[00:33:50] Dr. JB: And when you say that when you’re ready, it’s not necessarily that you’re consciously ready, right? You may not realize that you’re ready.

[00:33:59] Dr. Kline: You know, but often if it’s not a conscious readiness, it’s that something gets triggered. Something happens in your life. Something gets triggered, whether it’s a consequence of what’s going on underneath, a relationship falls apart, you lose a job, something goes on that triggers whatever is underneath. And no, it’s often very much not conscious, but it often is the trigger that seeks, that somebody says, oh, maybe I need help with this. There’s something I need to look at. I need help. And it may have no idea what they need help with beyond that.

[00:34:31] Dr. JB: And so, and when we’re talking about like mental health, how does your mental health contribute to burnout?

[00:34:37] Dr. Kline: Well, think about it. If you are feeling exhausted, if you are feeling anxious all the time, if you are feeling depressed, if you are just feeling disconnected, feeling without purpose, these are all things that impact then your physical energy, never mind your emotional energy. And yet, in order to function in our work, which we often continue to do way past the point of practicality, the energy it takes to suppress what’s going on, manage what’s going on, hide it from people, that in and of itself is exhausting.

[00:35:16] Dr. JB: Yes. Right.

[00:35:18] Dr. Kline: And so sometimes it’s not actually the original emotional issue, it’s everything that gets wrapped around it. And if we could, as what you’re doing, create an easier way for people to get help earlier on in the process and not feel ostracized, not feel a failure, that, it may not be prevention cause it’s already going on early on, but it can prevent this whole cascade that then results in somebody getting to the point where they just, they have to walk away or they, you know, suffer very physical consequences of all of this stress, all of this stuff that’s been running around in the body.

[00:35:56] Dr. JB: Yeah. Yup. The goal of Hope4Med is to be a pop-off valve. Just something to allow you to decompress, to allow you to continue working and doing what you love and not getting to the point where you throw your hands in the air and say, I’m done, I can’t do this anymore.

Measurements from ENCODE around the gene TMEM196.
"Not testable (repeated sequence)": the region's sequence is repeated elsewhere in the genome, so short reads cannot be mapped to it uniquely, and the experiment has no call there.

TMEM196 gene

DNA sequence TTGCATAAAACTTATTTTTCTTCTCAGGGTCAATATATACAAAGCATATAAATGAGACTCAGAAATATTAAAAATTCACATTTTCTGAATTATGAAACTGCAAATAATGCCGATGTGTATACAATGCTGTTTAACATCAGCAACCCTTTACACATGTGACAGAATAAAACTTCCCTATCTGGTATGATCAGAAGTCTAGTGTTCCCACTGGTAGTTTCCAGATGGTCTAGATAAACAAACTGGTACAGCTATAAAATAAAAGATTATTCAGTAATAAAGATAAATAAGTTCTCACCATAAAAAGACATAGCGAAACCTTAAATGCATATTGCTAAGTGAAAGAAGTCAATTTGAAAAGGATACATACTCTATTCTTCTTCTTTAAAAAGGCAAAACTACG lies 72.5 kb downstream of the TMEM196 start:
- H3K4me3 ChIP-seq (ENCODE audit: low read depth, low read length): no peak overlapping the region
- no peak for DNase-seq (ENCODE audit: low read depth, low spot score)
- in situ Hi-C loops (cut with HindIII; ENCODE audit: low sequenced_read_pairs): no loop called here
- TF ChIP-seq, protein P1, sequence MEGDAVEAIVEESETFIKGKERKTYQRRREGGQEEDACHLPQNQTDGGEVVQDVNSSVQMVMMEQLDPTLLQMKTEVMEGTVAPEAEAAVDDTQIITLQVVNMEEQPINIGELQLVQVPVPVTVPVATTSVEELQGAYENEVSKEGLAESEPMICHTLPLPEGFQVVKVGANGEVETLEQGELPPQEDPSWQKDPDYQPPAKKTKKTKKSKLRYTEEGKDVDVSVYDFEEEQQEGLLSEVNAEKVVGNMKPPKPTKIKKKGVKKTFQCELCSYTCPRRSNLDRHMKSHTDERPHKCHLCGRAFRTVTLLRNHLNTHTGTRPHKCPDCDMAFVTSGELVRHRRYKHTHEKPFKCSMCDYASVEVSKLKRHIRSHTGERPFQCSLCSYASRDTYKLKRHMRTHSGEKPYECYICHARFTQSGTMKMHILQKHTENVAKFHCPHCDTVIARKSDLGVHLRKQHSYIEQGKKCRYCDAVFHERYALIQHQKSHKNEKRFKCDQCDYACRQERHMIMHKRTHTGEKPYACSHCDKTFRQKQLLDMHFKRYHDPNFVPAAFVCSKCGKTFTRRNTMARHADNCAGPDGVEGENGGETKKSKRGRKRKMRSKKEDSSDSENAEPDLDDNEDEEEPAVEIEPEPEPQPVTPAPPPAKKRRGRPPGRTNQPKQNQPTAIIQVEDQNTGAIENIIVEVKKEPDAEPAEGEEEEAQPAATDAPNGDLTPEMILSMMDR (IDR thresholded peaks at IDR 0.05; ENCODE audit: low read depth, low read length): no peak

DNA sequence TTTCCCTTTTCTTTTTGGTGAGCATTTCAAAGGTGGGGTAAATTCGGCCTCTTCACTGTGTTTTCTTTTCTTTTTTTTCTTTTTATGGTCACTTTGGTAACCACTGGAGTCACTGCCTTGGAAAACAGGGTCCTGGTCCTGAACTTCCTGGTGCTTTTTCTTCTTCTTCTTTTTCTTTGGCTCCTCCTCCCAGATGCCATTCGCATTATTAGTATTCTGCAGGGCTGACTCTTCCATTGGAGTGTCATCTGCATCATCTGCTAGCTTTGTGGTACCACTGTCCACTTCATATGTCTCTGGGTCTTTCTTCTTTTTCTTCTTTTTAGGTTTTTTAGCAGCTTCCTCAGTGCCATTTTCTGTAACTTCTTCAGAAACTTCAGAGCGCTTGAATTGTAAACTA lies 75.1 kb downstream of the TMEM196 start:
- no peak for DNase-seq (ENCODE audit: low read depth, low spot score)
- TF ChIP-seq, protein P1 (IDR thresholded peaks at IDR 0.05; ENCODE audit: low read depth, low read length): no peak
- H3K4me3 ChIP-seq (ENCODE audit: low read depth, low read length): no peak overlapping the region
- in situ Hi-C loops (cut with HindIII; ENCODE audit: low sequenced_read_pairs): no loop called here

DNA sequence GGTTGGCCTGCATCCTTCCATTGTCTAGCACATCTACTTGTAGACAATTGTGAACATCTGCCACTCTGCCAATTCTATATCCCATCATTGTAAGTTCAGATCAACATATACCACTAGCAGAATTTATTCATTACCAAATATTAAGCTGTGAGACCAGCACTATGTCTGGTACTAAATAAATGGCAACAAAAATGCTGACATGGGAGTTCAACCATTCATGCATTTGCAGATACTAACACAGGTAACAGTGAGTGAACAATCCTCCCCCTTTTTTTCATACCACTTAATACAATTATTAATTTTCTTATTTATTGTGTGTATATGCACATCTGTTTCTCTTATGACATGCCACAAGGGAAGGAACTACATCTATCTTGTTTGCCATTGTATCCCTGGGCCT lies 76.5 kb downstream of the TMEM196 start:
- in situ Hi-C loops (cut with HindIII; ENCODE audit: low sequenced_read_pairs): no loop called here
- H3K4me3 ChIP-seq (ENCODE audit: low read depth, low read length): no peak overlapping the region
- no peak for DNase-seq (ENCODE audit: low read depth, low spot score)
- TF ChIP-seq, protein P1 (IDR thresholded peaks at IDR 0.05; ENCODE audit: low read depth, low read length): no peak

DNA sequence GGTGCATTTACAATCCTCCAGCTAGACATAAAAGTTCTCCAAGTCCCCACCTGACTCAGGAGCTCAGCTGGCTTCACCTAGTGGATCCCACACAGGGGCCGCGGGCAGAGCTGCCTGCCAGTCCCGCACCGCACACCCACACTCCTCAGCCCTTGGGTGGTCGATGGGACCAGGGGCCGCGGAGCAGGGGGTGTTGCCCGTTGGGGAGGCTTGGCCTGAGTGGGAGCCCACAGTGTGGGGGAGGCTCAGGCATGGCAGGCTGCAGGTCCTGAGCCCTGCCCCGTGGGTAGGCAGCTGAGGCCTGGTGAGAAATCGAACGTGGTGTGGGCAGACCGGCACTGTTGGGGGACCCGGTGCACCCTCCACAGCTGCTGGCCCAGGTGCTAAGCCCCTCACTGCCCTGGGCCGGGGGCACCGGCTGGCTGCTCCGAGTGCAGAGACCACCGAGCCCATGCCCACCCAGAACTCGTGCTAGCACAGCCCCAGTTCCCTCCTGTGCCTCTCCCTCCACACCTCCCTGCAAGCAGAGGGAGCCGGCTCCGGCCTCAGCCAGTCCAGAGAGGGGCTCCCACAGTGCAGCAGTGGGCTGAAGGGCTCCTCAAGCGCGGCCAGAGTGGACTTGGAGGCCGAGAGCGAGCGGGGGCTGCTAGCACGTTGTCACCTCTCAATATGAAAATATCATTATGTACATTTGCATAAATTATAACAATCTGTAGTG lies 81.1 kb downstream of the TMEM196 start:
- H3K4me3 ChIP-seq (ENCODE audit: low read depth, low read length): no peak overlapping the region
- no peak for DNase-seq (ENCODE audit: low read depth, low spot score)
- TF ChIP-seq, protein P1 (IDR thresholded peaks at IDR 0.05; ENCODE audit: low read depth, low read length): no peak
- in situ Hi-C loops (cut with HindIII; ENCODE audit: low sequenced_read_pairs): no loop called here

[00:36:12] Dr. Kline: Yes, yes. Once you get to that point, it’s really hard.

[00:36:16] Dr. JB: Yeah. Yep. And the thing about it is that our jobs are hard. It may not be manually difficult, like we’re not doing a lot of manual labor, at least as physicians we’re not– other healthcare professionals do more manual positions, I will give them that– but it’s mentally exhausting. It’s emotionally exhausting.

[00:36:38] Dr. Kline: Yes. Yes. I mean, you’re constantly worrying about, did I do the right thing? Did I give the person the right answer? Did I figure this out? Did I miss something? And emotionally, you’re dealing with all of the emotions of your patients and it’s very hard not to take them on on some level. Even though we’d like to think we can be disconnected from that, we do, we do take them on. And then our emotional responses to what goes on, you have a patient that dies. You have a patient that has a complication of some treatments that you offered. You have the feeling of failure when you can’t provide the answer somebody needs. All of these things create such an invisible burden, I think, if you will.

[00:37:21] Dr. JB: Yeah. And I think that this is the stuff that we don’t talk about that needs to be talked about.

[00:37:26] Dr. Kline: Yes, absolutely. And I think, one of the core seams I see weaving throughout so many clinicians that I’ve worked with is that loss of locus of control and that compounds everything. I think a lot of us cope pretty well, I’m not saying ideally, but when there’s a sense of loss of locus of control along with this loss of purpose, it’s devastating. Yeah. Yeah. So, when you have something like Hope4Med, you can reach out, hit that safety valve, let off a little steam, get some support, and regroup and regain some of that sense of I’m okay. I’m in control. There are things I can do. And, I think that is incredibly powerful.

[00:38:10] Dr. JB: And you don’t have to explain yourself.

[00:38:13] Dr. Kline: Right.

[00:38:14] Dr. JB: You just start where you are because we understand.

[00:38:20] Dr. Kline: As I said, it’s often hard to share this with people who aren’t in the medical world, who aren’t in the healthcare world, who aren’t sharing that same experience, in a general way, that you are. And that’s why it’s so valuable.

[00:38:34] Dr. JB: And when you tried to share it with people that are not in the healthcare world, what has been some of the feedback you’ve gotten?

[00:38:42] Dr. Kline: Most people don’t understand. They think, well, why are you having this problem?

[00:38:47] Dr. JB: Exactly.

[00:38:49] Dr. Kline: You’re looking at it, you’re so accomplished or you’re a doctor or you’re a nurse, or a nurse practitioner, whoever you are, like people have expectations of you. And we often think we have to meet those expectations, live up to those expectations. And so not only is it hard to actually be vulnerable and admit that, gosh, I’m not living up to all of these expectations, it’s also hard for people to understand. They really have no idea what you go through in your education and your training and in your work.